Every day at noon, Darren Ng awakes in “the quiet West” and begins making music. Afternoons find him venturing out for production meetings or field recordings, and his evenings often host theatre rehearsals. By midnight, he returns home and resumes recording, composing, and designing sounds. Around 6 or 7 a.m., he calls it a night – or a day.
Presumably, as he turns off the lights and heads to bed, sunlight is already streaming in. This is his long night’s journey, back into day.
As an established music composer and sound artist, Ng’s schedule has been such for the past 12 years. During the peak period for sound (which is now), his days are especially unvarying. Currently, he is working on seven theatre productions, three collaborative pieces, two commercial projects, one installation, a new album, and, at some point, this SOUNDSCAPING mix, which includes the specially created “Húsið” (Icelandic for home/house).
It’s the “life of a freelancer,” deadpans Ng, a Philosophy and Theatre Studies graduate from the National University of Singapore.
Apart from his schedule, variation through repetition also finds a place in Ng's four-pronged art. His minimalist designs for the stage, as an associate sound artist for The Finger Players, compositions for film, most notably in Sandcastle (2010) and 23:59 (2011), sound installations and recordings under the alias “sonicbrat” often employ direct, recurring and quietly affecting phrases.
Such ostinatos of his are often conducted on the piano. It subtly invites you to consider the repeated musical phrases an introduction towards a grander, more epic scheme. But in Italian, “ostinato” literally means obstinate, and as a commentator has noted of Ng's composition for the play Turn By Turn We Turn (2011), the piece simply “builds and builds and builds.”
His work in theatre is what Ng is most consistently recognised for. The Flying Inkpot has deemed his work an “unearthly”, additional “character” on the stage. He has been nominated 12 times for the Best Sound Designer award at the Straits Times Life! Theatre Awards, won thrice, and in 2005, received an honourable mention for special achievement in sound. This year, he has been nominated twice in the same category. In a sense, what with the talent crunch in theatre, Ng is the sound equivalent of Mac Chan.
But it is Ng’s work as sonicbrat that bears closer listening. Abroad, he has been invited to Barcelona’s Sonar Festival, represented Singapore at the 2008 Red Bull Music Academy, and been reviewed by The Guardian and The Wire. The latter’s critic, Ken Hollings, wrote of sonicbrat’s debut HI.A.TUS (2007), "[it] transforms the pauses of the day into a series of translucent dreams.”
Indeed, the music of sonicbrat is an Instagram-ic portrait of time. His sepia-toned sounds, like those on his most fully realised release, silent audiographies (2009), are intensely personal – more so in their wordlessness. As opposed to his other work, Ng calls his sonicbrat output “more innate expressions, much like a diary.”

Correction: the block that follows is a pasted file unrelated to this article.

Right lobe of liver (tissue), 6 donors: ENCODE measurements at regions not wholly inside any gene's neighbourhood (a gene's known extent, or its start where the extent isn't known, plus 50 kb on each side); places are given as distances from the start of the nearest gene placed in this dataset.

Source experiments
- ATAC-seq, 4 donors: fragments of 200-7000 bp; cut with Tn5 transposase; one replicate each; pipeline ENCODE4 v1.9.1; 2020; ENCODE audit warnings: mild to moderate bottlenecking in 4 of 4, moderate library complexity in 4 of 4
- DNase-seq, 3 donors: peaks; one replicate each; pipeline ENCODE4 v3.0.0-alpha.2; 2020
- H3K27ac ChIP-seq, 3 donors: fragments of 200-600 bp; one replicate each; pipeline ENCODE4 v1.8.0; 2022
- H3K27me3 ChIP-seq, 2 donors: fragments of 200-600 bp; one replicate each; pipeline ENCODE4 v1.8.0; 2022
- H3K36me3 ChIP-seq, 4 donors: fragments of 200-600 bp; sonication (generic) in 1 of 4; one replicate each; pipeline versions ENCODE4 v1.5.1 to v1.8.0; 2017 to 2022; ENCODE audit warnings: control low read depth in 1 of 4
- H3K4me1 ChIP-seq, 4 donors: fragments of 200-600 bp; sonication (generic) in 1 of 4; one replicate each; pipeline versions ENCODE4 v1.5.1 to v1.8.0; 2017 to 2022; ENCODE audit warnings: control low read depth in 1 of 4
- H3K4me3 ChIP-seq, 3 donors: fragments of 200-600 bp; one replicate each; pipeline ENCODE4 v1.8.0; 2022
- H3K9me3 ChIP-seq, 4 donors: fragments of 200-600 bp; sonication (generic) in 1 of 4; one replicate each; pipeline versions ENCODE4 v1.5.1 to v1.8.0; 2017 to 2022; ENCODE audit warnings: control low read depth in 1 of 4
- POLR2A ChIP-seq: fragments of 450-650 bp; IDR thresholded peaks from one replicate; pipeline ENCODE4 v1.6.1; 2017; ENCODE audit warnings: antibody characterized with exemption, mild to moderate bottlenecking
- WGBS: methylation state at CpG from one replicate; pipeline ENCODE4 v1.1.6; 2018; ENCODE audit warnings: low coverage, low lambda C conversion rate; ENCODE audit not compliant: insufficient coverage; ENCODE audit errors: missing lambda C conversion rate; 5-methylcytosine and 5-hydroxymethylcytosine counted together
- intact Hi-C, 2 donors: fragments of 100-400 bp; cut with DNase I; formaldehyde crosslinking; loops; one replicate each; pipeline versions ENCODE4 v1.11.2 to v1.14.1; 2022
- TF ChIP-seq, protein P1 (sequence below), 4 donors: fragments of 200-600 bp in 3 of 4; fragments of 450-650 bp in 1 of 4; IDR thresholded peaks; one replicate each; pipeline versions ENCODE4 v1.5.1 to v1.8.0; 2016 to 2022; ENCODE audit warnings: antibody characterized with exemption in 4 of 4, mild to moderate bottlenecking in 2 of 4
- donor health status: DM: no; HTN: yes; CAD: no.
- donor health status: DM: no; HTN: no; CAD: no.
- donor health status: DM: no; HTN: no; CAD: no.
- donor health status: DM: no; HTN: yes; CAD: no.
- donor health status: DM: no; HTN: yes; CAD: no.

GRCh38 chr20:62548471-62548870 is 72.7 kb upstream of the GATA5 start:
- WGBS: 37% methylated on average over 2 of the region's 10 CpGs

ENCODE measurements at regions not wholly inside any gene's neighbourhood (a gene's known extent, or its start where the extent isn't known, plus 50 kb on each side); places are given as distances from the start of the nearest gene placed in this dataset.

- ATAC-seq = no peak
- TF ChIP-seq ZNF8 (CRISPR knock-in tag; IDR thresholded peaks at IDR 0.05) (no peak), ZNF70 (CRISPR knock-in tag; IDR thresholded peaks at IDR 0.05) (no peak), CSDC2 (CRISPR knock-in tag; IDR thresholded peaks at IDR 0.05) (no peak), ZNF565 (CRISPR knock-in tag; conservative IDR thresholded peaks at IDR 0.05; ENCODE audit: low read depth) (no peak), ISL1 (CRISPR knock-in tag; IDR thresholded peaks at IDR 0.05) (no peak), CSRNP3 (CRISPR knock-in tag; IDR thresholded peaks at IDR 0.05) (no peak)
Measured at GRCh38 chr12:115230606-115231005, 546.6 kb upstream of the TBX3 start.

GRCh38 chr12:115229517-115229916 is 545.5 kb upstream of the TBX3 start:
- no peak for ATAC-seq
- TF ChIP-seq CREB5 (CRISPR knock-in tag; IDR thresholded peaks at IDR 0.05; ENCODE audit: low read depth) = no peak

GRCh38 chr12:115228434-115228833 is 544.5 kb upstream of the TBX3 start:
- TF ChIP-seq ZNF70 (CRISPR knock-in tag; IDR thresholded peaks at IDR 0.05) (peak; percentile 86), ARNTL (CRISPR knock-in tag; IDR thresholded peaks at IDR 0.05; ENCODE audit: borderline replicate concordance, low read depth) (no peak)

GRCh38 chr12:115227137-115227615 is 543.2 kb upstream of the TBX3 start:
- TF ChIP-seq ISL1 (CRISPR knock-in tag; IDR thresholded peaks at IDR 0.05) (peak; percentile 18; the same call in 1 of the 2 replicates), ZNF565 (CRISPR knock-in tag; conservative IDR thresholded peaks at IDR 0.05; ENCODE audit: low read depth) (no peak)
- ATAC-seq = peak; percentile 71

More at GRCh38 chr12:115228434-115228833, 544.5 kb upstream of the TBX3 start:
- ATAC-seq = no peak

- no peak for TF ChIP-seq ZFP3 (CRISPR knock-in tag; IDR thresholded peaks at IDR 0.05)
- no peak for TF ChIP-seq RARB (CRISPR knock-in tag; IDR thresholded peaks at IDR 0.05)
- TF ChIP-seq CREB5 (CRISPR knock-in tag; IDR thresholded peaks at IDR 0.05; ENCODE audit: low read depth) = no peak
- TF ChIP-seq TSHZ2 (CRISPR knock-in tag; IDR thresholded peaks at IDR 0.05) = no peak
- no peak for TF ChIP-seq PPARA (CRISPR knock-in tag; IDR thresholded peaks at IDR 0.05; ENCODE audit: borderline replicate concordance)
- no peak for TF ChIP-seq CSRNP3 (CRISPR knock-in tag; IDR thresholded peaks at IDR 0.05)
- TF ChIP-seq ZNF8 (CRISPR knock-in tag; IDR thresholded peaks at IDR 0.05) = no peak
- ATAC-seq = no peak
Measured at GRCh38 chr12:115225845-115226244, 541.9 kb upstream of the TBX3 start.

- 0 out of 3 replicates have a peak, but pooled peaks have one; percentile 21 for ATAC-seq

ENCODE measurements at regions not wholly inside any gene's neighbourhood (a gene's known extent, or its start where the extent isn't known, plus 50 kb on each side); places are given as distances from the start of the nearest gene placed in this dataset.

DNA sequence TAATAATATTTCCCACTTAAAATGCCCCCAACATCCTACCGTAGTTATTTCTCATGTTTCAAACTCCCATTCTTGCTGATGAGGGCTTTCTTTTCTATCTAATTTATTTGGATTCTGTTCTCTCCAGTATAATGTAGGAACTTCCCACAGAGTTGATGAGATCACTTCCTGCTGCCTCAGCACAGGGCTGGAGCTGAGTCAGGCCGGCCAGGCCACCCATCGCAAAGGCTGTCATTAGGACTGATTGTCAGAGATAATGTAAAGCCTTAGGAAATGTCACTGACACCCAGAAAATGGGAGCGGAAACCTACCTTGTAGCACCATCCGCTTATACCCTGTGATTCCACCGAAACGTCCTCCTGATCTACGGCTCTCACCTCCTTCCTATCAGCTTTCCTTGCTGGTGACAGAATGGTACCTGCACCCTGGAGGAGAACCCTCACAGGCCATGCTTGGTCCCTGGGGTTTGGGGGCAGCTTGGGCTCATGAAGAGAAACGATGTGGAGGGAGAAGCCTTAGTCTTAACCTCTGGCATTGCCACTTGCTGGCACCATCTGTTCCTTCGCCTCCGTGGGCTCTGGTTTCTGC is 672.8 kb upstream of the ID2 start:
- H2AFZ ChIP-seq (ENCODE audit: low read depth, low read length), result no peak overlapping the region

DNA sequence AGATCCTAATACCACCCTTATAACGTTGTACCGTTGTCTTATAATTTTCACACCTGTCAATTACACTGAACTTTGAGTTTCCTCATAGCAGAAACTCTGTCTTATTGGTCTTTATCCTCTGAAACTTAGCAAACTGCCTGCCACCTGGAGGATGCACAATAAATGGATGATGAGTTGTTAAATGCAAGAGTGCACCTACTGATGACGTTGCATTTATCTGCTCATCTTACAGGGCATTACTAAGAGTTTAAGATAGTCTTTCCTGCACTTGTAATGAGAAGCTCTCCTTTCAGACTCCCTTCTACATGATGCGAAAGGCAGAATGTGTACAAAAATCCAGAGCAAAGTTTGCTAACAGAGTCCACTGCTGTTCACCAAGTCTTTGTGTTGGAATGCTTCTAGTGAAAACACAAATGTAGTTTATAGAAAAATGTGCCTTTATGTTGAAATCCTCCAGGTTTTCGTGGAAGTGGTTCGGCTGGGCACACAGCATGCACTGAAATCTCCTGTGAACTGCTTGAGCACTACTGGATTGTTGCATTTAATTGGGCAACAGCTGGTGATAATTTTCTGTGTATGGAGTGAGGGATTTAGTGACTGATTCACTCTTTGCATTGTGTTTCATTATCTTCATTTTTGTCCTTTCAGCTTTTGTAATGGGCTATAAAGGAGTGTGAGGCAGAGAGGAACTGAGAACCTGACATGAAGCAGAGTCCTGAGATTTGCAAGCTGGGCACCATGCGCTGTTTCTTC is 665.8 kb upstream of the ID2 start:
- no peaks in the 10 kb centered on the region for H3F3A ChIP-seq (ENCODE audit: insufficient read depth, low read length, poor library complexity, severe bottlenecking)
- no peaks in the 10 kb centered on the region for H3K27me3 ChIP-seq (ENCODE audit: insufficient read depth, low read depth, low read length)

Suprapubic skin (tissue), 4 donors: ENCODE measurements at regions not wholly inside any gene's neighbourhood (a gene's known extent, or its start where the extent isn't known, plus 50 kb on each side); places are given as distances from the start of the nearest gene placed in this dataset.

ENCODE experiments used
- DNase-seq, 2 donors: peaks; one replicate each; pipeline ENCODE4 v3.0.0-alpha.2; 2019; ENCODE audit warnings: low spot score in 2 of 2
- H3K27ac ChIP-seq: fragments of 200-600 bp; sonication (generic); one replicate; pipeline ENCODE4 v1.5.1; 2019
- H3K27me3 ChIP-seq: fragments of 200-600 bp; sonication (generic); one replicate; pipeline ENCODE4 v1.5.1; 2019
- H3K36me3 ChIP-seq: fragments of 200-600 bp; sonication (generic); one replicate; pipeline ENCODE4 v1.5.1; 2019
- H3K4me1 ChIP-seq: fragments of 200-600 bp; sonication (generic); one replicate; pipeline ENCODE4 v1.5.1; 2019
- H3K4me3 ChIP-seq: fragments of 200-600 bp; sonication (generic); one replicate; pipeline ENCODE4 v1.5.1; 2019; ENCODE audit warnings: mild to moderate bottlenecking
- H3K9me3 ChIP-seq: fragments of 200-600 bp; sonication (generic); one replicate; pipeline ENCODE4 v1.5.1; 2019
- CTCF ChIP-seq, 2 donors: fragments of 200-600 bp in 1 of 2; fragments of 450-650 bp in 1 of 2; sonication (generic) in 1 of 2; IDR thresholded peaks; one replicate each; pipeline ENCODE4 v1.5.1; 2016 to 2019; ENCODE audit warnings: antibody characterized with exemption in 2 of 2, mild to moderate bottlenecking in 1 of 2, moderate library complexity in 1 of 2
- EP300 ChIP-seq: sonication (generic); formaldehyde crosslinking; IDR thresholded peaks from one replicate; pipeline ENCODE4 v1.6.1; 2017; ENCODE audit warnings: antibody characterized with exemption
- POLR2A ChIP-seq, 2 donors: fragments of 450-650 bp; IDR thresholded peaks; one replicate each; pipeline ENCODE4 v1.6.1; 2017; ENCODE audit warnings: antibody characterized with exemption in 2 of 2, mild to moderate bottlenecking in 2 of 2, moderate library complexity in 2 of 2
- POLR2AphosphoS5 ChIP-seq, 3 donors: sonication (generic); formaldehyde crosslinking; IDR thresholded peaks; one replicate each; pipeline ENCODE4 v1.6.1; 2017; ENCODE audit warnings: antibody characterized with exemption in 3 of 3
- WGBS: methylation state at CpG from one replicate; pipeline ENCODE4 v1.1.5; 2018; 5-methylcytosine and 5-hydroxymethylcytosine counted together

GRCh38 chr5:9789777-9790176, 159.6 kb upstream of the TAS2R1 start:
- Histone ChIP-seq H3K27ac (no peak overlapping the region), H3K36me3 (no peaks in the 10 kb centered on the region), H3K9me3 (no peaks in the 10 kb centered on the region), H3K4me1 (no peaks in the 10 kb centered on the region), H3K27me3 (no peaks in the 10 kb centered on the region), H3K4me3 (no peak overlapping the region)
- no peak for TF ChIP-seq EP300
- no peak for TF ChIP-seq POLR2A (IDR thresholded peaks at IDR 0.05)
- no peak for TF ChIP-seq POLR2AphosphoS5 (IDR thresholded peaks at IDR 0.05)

Surprisingly, some of these meditatively moving creatures are created almost instantaneously, and – rather like Instagram – are immediately broadcast widely. Wenchuan (2008), his benefit album for the Sichuan earthquake, was created within a day and, like most of his other albums, is available for free download with an optional donation.
When asked why he releases nearly all of his work for nothing, Ng says, “I always think my music is not good enough. And I know it's true.”
Admittedly, at its weakest, it recalls the painfully maudlin, wistful bits of Chinese pop. But at its best, these minimalist paeans slouch towards transcendence: they circle, crawl and coil back into themselves, glistening in sheer purity. Chiefly these moments occur when Ng experiments with far-out concepts (the karmic- and nature-themed hana, 2011), length (the 24- and 31-minute improvisations of in and out of time, 2010), and electronic instrumentation (2007-2008’s weaving).
Recently, Ng has found himself revisiting the piano, in which he is classically trained, and which anchors his music. This summer – whenever that is – he releases stranger to my room on Kitchen. Label (also the house of the dreamily excellent Aspidistrafly). It will be an album about “my living within a space alone,” Ng says, “the familiarity and alienation of a stimuli … the narratives on aging walls, the architectural whispers.”
That space of his would be Bukit Batok Central, where he has lived in a condominium for the last eight years. Within is a fully kitted home studio and an acoustic piano in the living room – Ng uses the entire house for recording (even the toilet). Until he was 25, Ng lived with his parents in the same neighbourhood, five minutes away. “I seldom leave my home, unless for work,” he says.
sonicbrat’s new album will (finally) be for sale. Ostensibly, his self-effacing comments are due to him seeing his back catalogue “as a process in exploring, learning and developing my art.” But it is not difficult to hear in them a taking to heart of the rather deafening silence, at least locally, that has met his hushed work.
Perhaps Bukit Batok Central is as good a place as any other to start listening in.
A brief history, not of house music
One portal into sonicbrat’s “audiographies” is space and place: start with where it was recorded, and go past where it is received.